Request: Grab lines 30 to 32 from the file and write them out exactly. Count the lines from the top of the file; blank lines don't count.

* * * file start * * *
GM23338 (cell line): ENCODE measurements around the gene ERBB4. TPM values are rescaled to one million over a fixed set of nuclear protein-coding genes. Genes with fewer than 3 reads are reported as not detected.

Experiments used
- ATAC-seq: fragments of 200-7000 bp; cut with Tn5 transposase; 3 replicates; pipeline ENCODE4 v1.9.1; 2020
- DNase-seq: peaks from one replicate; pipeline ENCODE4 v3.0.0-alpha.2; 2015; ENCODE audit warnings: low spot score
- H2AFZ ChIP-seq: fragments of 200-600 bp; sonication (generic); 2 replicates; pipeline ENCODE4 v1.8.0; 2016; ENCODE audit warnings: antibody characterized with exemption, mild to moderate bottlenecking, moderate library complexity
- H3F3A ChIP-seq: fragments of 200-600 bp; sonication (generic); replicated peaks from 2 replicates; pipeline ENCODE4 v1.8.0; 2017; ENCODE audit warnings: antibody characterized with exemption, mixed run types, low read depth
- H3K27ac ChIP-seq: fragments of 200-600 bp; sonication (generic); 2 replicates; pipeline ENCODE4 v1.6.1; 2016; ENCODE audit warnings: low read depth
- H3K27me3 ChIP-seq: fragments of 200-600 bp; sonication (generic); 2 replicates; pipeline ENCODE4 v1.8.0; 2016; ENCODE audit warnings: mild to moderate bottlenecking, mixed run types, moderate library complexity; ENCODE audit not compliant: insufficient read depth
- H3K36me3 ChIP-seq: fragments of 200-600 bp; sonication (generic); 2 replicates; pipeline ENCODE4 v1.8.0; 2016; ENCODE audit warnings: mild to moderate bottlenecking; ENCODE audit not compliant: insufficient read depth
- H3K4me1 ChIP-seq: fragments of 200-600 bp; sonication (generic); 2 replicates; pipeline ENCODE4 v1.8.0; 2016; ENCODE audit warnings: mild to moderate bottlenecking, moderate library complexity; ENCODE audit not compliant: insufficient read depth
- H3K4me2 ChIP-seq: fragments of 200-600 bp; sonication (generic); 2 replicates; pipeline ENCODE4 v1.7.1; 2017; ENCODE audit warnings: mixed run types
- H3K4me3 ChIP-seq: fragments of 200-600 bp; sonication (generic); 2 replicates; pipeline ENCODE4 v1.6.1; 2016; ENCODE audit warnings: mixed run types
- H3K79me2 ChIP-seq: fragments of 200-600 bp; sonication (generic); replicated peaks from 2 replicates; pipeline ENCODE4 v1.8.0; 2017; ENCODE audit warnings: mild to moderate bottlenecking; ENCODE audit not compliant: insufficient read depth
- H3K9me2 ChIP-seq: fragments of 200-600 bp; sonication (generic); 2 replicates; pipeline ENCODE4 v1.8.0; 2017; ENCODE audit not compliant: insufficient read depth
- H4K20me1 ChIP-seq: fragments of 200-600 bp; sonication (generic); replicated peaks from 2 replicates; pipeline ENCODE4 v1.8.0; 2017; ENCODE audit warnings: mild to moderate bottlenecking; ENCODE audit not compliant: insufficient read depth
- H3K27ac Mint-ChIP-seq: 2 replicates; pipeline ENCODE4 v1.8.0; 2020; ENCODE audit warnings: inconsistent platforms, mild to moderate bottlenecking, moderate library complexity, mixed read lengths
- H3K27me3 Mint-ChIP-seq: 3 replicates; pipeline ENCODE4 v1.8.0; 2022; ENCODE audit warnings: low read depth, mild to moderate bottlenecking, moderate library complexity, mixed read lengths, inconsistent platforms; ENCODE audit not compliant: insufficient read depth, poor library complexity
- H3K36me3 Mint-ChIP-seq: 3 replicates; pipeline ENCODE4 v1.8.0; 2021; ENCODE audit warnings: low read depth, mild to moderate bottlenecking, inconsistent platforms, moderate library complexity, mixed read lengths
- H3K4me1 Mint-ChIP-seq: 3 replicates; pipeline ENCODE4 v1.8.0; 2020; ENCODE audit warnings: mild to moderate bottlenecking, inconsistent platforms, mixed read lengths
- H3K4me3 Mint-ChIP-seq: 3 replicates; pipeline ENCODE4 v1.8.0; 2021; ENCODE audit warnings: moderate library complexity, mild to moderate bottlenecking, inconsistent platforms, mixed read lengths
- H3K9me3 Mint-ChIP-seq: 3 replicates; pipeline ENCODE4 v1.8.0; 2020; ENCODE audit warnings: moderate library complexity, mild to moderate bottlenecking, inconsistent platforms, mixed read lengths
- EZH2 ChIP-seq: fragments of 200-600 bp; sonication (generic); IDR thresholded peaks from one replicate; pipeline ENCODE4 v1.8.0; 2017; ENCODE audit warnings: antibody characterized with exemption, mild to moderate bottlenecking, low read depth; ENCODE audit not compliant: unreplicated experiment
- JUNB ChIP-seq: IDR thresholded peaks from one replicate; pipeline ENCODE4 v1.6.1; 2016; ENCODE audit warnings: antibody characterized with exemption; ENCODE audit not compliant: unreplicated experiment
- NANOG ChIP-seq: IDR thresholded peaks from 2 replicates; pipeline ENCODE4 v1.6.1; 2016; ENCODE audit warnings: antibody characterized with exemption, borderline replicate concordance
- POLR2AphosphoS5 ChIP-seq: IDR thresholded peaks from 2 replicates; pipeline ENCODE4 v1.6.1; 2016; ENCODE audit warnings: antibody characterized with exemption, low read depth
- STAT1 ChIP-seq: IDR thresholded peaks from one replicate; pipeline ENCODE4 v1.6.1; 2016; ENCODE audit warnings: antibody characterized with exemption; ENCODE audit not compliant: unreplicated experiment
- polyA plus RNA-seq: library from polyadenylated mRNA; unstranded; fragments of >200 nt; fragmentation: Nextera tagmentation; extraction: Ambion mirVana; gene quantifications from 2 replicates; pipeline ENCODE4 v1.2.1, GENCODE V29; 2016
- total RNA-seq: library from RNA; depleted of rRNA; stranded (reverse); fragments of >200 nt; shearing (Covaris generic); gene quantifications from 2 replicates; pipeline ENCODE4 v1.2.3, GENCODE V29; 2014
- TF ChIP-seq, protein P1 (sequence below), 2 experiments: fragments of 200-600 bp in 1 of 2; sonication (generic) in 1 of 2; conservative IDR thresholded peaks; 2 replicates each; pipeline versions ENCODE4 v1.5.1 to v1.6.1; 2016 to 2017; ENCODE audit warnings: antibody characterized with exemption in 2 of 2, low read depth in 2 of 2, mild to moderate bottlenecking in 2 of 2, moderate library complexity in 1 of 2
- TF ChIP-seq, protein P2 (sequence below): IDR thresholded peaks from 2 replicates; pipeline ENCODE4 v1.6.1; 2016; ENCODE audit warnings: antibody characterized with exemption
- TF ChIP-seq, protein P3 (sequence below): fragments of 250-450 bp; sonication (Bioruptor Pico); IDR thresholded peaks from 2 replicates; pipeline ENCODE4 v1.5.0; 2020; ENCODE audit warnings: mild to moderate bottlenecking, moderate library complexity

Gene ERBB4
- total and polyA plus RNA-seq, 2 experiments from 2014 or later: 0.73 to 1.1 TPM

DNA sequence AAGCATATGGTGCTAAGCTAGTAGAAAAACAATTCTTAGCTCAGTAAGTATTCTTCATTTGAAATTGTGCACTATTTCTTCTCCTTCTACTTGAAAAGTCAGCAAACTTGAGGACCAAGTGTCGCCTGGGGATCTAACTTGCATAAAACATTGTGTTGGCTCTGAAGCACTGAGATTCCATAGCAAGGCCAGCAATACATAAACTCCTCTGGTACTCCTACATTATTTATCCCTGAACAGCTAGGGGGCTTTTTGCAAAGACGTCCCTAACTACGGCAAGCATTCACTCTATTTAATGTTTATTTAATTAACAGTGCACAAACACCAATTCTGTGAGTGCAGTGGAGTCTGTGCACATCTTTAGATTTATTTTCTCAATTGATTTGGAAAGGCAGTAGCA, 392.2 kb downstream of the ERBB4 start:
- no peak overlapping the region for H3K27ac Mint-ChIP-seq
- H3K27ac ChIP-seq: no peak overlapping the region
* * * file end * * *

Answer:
- TF ChIP-seq, protein P2 (sequence below): IDR thresholded peaks from 2 replicates; pipeline ENCODE4 v1.6.1; 2016; ENCODE audit warnings: antibody characterized with exemption
- TF ChIP-seq, protein P3 (sequence below): fragments of 250-450 bp; sonication (Bioruptor Pico); IDR thresholded peaks from 2 replicates; pipeline ENCODE4 v1.5.0; 2020; ENCODE audit warnings: mild to moderate bottlenecking, moderate library complexity

Gene ERBB4